|Religion 21st Century|
Meditation is an ancient practice of mind exploration and self control. Sitting quietly on the ground with eyes open but unfocused, you experience spontaneous mind activity, especially self-talk. This inner activity can be relentless and disturbing. Many of the vices of the human mind are active in self talk and no-one without proper training and discipline is spared. A variety of techniques have been attached to sitting practice to assist the effort to tame spontaneous mind activity. The goal is to become calm and clear. Pranayama is focusing on the breath, following the in and out rhythm. Mantras are short phrases that you repeat. Some mantras have sound qualities that are calming. Visualizations use simple geometric designs that you attempt to memorize and continue to see when you close your eyes.
The Buddha’s path directs you toward disengagement from goal-oriented activities so that you can explore your own mind, develop insight into the really real and emerge with equanimity and compassion. Meditation is one method of understanding how our mind works, how we know things and what conclusions we can derive from our knowledge. I prefer sitting on a beach, on a mountain, in a garden, in a boat, or floating on an inflated tire on a lake. Sitting inside buildings is not so appealing. One of my practices is sky and cloud watching which requires you to lie on a grassy or mossy patch of ground and looking up. One of the rules of mediation is not to look around and become distracted. Sky watching requires you to look up at the same patch of sky and let events such as birds, clouds and insects pass without following their paths.
The practice of meditation is based on a fundamental disinterest in the redeeming possibilities of language. Meditation leads to ineffable experiences and away from the beliefs, demands and rules of the local group. The Buddha manifests his identity as a professional philosopher by sitting upright in the Lotus position, poised, calm and alert. The lotus position is stable and can be maintained for hours. He has a gentle smile and his philosophical work looks effortless and natural. The Buddha required no books, wrote no books and said nothing during years of intense mind study. He studied the processes of his own mind and focused on being present in the world. His PhD thesis required seven years sitting under the Bo tree.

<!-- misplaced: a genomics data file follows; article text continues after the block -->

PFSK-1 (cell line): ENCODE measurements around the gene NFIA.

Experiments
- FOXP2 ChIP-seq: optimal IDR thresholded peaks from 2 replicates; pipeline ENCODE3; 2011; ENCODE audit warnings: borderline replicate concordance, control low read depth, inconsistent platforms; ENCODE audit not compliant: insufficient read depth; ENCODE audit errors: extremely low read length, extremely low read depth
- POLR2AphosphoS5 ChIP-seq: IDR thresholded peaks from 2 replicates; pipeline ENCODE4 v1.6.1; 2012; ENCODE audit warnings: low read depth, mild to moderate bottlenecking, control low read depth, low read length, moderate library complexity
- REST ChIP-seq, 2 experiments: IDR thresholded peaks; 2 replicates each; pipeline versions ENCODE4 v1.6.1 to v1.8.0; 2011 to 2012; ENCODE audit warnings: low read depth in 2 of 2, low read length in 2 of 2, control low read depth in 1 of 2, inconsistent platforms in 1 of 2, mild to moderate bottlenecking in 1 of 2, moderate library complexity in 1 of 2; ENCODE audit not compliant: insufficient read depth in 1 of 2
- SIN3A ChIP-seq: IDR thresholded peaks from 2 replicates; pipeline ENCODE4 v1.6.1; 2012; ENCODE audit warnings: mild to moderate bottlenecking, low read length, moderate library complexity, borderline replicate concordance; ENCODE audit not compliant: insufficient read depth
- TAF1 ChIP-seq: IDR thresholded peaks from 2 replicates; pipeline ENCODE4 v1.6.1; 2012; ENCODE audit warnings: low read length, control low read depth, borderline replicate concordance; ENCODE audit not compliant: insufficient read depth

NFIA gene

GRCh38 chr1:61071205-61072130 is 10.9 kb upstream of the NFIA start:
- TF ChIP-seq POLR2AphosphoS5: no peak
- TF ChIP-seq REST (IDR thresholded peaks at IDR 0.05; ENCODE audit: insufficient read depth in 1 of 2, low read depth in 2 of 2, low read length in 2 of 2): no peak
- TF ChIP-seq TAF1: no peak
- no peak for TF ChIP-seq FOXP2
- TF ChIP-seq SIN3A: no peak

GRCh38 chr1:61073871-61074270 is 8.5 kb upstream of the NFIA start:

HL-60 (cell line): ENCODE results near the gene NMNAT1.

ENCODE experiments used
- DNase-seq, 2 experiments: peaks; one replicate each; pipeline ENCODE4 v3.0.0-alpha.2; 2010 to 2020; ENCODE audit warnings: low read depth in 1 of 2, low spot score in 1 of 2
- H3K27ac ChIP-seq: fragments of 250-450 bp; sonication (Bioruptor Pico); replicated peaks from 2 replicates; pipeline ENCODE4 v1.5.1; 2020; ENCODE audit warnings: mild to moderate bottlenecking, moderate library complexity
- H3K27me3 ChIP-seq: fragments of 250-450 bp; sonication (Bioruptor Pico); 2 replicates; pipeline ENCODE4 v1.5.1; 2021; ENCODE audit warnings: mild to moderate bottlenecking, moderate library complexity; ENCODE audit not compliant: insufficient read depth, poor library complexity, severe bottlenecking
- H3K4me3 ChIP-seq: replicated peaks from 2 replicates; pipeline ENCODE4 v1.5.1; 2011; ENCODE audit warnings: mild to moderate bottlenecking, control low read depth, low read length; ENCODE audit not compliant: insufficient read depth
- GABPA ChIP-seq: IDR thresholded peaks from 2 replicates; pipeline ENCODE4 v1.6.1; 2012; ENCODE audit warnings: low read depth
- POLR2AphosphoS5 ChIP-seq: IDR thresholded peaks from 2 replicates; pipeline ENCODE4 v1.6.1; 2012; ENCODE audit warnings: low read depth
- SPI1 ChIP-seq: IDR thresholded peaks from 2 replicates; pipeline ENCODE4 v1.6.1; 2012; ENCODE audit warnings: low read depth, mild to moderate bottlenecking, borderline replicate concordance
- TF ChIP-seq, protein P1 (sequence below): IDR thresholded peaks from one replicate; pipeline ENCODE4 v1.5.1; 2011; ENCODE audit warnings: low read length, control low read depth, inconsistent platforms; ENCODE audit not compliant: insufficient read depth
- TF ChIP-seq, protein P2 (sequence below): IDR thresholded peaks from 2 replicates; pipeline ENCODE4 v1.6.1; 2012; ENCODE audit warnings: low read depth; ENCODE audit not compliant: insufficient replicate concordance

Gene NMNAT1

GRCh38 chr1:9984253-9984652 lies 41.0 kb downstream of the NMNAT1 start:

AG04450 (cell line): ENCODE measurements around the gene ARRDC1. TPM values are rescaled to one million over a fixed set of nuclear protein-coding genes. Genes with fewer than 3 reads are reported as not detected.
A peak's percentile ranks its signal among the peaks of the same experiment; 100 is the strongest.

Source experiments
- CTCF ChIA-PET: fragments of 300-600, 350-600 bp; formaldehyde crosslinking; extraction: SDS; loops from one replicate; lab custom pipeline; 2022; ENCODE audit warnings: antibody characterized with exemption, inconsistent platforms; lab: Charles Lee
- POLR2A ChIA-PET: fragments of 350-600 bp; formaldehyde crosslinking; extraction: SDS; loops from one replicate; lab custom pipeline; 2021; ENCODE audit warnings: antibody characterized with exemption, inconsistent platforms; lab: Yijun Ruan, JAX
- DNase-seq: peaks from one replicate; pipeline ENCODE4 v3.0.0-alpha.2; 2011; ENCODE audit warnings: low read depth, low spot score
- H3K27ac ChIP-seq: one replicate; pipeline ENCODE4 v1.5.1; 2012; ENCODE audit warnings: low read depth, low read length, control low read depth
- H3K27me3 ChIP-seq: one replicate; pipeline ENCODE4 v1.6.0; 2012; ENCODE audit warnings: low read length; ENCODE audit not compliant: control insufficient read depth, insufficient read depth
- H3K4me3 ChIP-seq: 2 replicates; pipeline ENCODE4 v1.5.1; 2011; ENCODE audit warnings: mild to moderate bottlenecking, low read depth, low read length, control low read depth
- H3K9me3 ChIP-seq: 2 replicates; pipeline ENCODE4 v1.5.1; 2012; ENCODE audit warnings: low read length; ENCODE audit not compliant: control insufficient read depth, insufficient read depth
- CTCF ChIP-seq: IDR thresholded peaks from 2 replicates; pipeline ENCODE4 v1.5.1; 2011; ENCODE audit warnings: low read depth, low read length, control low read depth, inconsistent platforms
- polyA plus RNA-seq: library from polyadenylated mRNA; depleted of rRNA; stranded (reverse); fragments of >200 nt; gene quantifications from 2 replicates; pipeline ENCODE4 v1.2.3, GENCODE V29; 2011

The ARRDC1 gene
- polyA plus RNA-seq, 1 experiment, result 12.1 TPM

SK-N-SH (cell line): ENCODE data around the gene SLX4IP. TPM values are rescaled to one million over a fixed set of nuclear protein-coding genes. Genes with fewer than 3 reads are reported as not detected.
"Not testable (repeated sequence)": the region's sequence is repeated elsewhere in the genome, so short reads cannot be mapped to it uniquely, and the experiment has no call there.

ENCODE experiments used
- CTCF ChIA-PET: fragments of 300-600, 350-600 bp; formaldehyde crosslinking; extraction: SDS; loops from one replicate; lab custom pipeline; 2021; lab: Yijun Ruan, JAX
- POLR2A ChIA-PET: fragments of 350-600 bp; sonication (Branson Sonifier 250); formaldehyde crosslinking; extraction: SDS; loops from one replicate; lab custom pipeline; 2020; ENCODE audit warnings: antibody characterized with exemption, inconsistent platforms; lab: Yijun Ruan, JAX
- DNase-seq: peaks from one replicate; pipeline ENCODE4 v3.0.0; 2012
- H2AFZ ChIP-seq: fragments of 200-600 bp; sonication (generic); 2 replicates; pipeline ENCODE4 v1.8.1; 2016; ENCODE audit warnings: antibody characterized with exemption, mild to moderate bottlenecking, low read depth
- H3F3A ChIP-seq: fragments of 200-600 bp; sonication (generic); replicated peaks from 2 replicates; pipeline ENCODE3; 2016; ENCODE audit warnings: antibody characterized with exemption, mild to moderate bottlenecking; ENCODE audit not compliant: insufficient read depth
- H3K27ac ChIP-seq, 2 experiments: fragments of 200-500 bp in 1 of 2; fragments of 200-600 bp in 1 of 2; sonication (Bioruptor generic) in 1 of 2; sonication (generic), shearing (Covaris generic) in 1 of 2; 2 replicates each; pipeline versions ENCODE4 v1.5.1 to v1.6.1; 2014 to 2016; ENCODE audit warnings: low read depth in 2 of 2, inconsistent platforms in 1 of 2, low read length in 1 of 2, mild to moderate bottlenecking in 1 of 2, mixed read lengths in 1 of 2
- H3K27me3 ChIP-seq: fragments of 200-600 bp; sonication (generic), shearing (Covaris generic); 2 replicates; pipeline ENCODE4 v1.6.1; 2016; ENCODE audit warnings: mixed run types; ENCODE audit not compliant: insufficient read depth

The Buddha recognized selftalk and all the other spontaneously arising contents of mind. He discovered the reactive aspects of mind and all the manifestations of selfish desire.
The Buddha discovered the constant contest between self-interest and generosity.
The Buddha explored the causes and nature of pride, greed, criticism, anger and hate. He explored the illusions of self.
The Buddha revealed the truth of spacetime as a ceaseless and integral flow of events.
The Buddha discovered the meshiness of events all interconnected; causes and effects without beginning and without end.
He developed, compassion for sentient beings caught in Samsara – needs, desires, passions, confusion, conflict and impermanence.
The Buddha discovered the way out – enlightenment. Even if we do not know exactly what enlightenment means, we all have a glimmer of hope that there is a state of grace available to us characterized by peace, happiness and profound understanding.
The Buddha’s path does not point you to a college course, a career, an investment, a new car or big house as way stations or destinations on the path toward enlightenment.
Much of the work on the path is solitary and has little or no outward manifestation.
The path of enlightenment is a non-event and is boring. We can develop a sketch of how a highly developed mind might work and refer to an ideal or enlightened mind.
The enlightened mind sees all, knows all, and identifies with none of the local conditions that would limit knowledge and understanding.
The enlightened mind creates the best conditions for the greatest insight, understanding and greatest opportunity to experience rapture.
The enlightened mind recognizes the interrelationship of all living beings; cherishes life and treats others with tolerance and compassion.
The enlightened mind thrives in the natural world and never kills other sentient beings.